The success story of the transcatheter aortic valve replacement

It seems like the innovative non surgical technique of transcatheter aortic valve replacement heralds the start for radical changes in the field of valvular heart disease. Promising results from different clinical studys underline the positive impact.

Photo: The success story of the transcatheter aortic valve replacement

Replacing heart valves without the substantial trauma of opening the chest and the heart were little known concepts until the groundbreaking pulmonary and aortic transcatheter valve replacements performed during 2000 and 2002, respectively by Philipp Bonhoeffer and Alain Cribier. Today, advanced development programs for less invasive treatment of the aortic, mitral and pulmonary valves are coming to fruition and promises a period of great transformation in cardiovascular medicine both for patients and for their physicians.

Current experiences with one of the two CE Marked devices, the CoreValve ReValving® System for Percutaneous Aortic Valve Replacement (PAVR) have proved to be an overall success. This device consists of a porcine pericardial valve prosthesis mounted on a self-expanding Nitonol frame, which is delivered by means of an 18 French size (6mm) catheter. Today, the procedure can be performed in the cath lab by the interventional cardiologist under local anesthesia, without the use of surgical cut-down/repair (with pre-closing), without heart-lung bypass, and with the heart at normal sinus rhythm during valve placement.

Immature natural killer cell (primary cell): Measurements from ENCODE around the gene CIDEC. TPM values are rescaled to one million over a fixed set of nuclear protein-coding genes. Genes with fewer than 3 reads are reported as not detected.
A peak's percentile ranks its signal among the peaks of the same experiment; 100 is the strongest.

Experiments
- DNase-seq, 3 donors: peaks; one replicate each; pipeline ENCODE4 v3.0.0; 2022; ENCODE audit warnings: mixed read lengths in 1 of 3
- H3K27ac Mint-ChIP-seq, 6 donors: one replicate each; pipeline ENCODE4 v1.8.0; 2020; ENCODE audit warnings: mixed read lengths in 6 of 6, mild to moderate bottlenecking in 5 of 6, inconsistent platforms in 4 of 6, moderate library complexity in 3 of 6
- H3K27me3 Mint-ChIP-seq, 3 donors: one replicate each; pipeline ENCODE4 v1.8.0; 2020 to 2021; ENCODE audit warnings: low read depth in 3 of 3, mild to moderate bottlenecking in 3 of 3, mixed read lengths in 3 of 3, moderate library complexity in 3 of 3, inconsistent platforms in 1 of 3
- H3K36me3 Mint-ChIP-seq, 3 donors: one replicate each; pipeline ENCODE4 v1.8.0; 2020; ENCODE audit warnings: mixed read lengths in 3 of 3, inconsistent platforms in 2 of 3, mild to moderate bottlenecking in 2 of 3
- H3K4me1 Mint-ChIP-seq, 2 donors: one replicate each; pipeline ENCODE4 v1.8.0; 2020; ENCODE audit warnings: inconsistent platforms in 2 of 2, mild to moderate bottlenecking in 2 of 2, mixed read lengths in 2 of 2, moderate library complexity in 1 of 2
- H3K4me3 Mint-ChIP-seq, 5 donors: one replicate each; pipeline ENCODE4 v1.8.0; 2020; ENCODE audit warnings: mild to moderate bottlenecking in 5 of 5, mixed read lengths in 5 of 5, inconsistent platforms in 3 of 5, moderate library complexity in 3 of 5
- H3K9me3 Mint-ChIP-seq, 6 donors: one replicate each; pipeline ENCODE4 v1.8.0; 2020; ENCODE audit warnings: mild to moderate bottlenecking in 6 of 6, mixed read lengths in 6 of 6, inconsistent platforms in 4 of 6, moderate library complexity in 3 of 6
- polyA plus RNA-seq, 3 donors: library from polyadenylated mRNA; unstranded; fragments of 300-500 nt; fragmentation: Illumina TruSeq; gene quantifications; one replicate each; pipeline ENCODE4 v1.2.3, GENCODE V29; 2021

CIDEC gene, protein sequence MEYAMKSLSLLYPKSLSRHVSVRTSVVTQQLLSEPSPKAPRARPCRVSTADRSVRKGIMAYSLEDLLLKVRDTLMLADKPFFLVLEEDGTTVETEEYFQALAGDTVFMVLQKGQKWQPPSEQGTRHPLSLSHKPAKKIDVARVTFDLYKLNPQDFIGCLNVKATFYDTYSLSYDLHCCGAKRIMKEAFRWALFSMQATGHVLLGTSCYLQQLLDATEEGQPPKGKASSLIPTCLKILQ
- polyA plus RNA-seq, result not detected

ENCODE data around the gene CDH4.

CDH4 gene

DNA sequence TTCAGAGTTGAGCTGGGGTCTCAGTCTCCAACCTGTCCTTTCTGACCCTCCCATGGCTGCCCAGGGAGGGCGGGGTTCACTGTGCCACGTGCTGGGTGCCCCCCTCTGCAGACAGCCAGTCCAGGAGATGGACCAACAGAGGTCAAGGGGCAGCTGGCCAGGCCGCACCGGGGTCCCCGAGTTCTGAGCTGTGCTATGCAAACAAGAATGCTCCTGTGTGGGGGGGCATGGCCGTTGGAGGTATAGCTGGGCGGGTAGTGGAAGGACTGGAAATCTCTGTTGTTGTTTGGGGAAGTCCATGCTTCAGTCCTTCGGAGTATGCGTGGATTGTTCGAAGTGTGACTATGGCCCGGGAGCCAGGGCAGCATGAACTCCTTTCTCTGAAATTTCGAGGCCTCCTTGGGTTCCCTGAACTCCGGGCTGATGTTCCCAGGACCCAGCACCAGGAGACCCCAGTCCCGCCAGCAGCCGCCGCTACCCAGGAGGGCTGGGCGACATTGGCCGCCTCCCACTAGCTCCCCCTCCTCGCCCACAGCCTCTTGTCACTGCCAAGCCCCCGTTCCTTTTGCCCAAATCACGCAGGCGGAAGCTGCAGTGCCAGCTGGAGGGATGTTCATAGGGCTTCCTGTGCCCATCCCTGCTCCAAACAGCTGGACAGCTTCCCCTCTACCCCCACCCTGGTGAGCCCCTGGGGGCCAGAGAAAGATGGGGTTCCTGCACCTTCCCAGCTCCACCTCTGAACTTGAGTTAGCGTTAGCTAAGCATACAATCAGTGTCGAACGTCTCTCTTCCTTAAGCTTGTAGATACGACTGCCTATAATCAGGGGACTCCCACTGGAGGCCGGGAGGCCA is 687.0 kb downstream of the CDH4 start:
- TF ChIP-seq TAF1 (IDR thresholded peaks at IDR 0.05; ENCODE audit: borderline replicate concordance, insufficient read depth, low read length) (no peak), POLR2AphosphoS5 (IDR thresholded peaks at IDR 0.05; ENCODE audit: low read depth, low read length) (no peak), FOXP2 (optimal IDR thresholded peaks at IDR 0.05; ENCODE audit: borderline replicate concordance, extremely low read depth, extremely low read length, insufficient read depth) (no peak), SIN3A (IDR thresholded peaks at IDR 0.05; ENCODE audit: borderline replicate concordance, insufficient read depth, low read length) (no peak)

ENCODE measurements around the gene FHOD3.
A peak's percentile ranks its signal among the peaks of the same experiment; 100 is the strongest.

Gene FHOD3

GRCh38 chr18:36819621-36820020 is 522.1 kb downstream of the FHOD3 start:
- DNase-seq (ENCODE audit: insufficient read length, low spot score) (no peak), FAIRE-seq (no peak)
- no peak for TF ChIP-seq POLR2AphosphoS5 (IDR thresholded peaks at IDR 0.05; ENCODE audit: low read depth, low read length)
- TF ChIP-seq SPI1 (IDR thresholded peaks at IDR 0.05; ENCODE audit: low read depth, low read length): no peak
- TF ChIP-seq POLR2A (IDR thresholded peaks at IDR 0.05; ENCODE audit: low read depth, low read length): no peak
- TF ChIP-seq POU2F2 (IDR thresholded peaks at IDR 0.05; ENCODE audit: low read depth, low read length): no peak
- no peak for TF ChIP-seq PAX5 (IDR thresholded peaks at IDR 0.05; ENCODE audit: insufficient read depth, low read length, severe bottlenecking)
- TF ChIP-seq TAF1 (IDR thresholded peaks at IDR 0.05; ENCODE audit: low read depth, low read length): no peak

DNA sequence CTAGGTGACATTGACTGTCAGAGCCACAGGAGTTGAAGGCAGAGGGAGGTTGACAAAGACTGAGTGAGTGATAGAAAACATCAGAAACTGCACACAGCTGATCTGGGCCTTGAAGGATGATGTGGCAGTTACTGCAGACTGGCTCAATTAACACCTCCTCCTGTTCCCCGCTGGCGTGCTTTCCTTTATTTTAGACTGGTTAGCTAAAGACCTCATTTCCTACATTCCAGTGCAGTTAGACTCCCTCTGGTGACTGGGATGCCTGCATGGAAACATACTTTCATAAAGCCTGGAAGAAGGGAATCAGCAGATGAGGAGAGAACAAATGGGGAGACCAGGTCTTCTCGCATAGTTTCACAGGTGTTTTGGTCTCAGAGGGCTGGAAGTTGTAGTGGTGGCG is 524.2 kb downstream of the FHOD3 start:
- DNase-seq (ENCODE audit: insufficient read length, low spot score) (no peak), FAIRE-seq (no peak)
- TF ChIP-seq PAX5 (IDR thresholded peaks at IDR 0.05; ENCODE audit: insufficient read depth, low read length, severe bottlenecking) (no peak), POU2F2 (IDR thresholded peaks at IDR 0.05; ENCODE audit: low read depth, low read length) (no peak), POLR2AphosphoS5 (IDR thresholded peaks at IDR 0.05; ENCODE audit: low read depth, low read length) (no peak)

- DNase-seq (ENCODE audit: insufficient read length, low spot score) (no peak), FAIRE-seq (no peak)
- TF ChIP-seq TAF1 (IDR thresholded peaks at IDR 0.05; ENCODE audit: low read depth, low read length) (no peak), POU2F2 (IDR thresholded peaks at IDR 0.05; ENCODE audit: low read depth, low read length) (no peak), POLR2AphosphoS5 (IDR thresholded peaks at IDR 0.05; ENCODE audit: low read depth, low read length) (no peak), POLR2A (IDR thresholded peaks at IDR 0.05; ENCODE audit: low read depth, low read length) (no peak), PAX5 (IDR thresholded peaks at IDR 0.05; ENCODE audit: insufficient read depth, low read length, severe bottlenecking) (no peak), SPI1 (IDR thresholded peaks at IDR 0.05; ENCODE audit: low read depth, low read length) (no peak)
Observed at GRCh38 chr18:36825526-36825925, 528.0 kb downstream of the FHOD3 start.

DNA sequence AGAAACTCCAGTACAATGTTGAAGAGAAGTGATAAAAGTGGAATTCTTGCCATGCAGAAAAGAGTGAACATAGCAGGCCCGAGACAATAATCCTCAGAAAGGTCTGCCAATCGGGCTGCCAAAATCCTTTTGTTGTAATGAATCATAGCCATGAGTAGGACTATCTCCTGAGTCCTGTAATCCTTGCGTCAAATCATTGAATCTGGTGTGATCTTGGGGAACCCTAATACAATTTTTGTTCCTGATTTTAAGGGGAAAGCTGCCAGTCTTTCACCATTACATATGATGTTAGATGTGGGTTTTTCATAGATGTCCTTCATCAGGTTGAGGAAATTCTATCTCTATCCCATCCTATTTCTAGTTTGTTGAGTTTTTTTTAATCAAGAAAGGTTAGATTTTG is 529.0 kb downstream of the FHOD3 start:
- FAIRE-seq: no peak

A first safety & efficacy study (August 2005 – August 2006) enrolled 65 patients. A second study (October 2006 – June 2007) enrolled 112 patients. The study criteria focused on severe aortic stenosis (AVAI≤0.6cm2/m2) in patients older than 75 years, or with Logistic EuroSCORE (LE) ≥15%, or older than 65 years with multiple co-morbidities. Endpoints considered procedural success/morbidity/mortality, as well as 30-day and long-term outcomes. 
 
Preliminary analysis of 175 patients enrolled in the combined studies (21F+18F) represent a combined mean theoretical surgical risk level of LE 24%, a mean age of 82 years, a mean pre-procedural AVA of 0.61cm2, and Mean Gradient (MG) 44.3mmHg. About one quarter of patients were deemed totally inoperable and 60% were female.   79% of patients were in NYHA class III/IV.
Overall procedural success was 91%. MG decreased to 7.9mmHg while AVA increased to 1.62cm2, with 86% of patients moving to NYHA class I/II. Procedural and procedure related mortality were

03.09.2008

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